force 10 hurricane if it’s blowing across the front of the microphone, drowning
out speech or any other incidental sounds that you want to record.
If you’re really keen and want your video movie to tell a
story then bear in mind the basic syntax of film-making. Unless you’ve never
seen a professionally made movie or TV programme you are already subconsciously
aware of the most important conventions. At each new location spend a few
seconds shooting an establishing shot to let the audience know where they are.
The exterior of a famous or familiar building or a signpost etc., use your
imagination; these shots will come in very handy when you get down to the
business of editing.
Be consistent with movement. When portraying a journey,
whether it’s a person walking or a vehicle, make sure you get the direction of
travel right. For example, it can be disconcerting for your audience to show a
car going from left to right in one scene, and a moment later, going in the
The instant give-away, that you’re new to movie-making, is an
unsteady camera. Hand-held camera shots are comparatively rare in professionally
made films, unless the director or producer is using it for effect. Obviously
it’s not convenient to lug a tripod around with your but you can avoid shake and
wobble by leaning against something or resting the camera on a solid surface. If
your camcorder has an image stabilisation facility (most do these days) use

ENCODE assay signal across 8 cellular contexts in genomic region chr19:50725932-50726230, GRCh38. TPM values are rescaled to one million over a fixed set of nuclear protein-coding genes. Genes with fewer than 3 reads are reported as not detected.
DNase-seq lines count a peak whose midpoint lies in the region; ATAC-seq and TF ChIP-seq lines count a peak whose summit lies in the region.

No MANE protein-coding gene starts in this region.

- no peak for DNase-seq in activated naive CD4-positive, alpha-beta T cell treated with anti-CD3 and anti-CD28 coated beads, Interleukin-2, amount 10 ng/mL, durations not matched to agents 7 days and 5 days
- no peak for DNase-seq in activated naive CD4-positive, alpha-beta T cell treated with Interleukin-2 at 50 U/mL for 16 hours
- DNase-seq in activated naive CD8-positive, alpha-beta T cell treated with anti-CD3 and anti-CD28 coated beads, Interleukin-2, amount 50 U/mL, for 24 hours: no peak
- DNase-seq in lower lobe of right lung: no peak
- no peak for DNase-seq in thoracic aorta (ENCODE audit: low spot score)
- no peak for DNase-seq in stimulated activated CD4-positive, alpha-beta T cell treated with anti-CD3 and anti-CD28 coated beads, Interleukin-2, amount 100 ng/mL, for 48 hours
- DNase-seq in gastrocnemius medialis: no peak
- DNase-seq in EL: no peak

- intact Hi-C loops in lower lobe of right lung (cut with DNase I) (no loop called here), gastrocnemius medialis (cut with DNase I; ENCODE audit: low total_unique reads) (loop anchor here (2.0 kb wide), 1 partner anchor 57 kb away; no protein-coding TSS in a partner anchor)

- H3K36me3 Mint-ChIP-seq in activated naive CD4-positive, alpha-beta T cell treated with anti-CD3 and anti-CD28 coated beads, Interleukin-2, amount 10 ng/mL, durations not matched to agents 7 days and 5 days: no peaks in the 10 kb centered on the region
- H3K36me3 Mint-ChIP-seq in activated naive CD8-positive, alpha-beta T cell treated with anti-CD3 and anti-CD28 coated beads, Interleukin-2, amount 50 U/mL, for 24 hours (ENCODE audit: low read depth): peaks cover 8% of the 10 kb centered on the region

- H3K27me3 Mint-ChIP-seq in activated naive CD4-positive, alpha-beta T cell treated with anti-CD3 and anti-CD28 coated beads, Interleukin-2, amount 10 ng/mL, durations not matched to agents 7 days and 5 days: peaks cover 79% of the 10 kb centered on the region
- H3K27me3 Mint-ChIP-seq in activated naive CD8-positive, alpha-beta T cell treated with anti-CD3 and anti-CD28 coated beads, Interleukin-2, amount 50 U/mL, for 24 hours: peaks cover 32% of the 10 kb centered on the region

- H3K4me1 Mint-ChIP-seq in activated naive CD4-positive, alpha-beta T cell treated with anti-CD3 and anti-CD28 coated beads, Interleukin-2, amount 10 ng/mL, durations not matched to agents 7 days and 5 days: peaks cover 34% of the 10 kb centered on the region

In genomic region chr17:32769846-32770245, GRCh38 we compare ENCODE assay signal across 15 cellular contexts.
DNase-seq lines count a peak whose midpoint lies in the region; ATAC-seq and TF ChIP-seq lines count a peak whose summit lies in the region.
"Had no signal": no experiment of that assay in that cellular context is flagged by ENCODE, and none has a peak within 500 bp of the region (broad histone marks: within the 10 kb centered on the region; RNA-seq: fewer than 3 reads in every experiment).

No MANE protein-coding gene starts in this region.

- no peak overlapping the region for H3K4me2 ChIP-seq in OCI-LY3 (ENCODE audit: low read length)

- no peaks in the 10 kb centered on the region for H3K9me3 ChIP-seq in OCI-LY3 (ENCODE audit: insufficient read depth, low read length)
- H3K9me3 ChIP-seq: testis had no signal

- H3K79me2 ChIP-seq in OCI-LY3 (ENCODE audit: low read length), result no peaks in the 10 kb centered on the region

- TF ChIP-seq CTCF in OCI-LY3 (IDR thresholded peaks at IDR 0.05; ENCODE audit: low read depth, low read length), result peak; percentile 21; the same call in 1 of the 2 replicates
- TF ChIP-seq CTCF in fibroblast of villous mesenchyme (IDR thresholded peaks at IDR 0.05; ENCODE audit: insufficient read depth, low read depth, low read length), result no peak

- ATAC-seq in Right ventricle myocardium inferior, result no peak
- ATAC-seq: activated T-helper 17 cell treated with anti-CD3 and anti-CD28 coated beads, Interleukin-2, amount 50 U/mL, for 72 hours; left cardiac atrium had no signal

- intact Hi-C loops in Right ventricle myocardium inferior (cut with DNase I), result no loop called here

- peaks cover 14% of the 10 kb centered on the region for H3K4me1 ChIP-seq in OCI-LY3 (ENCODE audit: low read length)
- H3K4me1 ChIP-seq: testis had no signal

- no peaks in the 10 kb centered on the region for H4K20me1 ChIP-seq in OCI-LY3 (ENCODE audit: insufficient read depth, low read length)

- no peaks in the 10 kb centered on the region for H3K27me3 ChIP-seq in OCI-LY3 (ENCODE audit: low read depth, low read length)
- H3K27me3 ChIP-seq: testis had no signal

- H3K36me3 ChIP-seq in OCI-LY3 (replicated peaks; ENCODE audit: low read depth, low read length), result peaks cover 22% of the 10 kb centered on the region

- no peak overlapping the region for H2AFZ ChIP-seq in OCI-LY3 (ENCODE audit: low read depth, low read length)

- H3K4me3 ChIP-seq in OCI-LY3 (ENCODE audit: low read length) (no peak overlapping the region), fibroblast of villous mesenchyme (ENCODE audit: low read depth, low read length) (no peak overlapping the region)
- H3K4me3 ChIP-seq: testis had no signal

Finally, start recording a couple of seconds before you shout
‘action’ and let the camcorder record for a few seconds after it has finished,
this will provide each scene with a short buffer zone at the beginning and end
that will help in the editing and allow for scene transitions but more about
that next week, when we get down to business.
Next week – Desktop
editing part 2 -- tips and tricks
Feature on many recent camcorders that eliminates camera
shake. Twos systems are in use, ‘electronic’ stabiliser compensate for movement
by shifting the target area of the image sensor in response to signals from
motion sensors. This involves some loss of picture quality. ‘Optical’ image
stabilisation employ a flexible variable geometry optical element in front of
the lens that changes shape according to information from motion sensors,
ensuring the scene is always centred on the image sensor
Very large hard disc drives are needed to store digital video
information, footage shot on a typical digital camcorder typically consumes
around 3.6 megabytes of disc space per second!
Literally a loud roaring sound, caused by wind blowing
against the microphone
Many newcomers to desktop video are often disappointed by the
results, even when their PCs are well inside the hardware and software ‘minimum
system requirements’. In many cases the problems are caused by the hard disc
drive, video editing requires lots of space and fast access. Regularly
‘defragging’ the drive may help but the ideal solution is to install a second
‘slave’ drive that will be used exclusively for storing video clips. Fitting a
second disc drive is covered in detail in Boot Camps 87 and 88.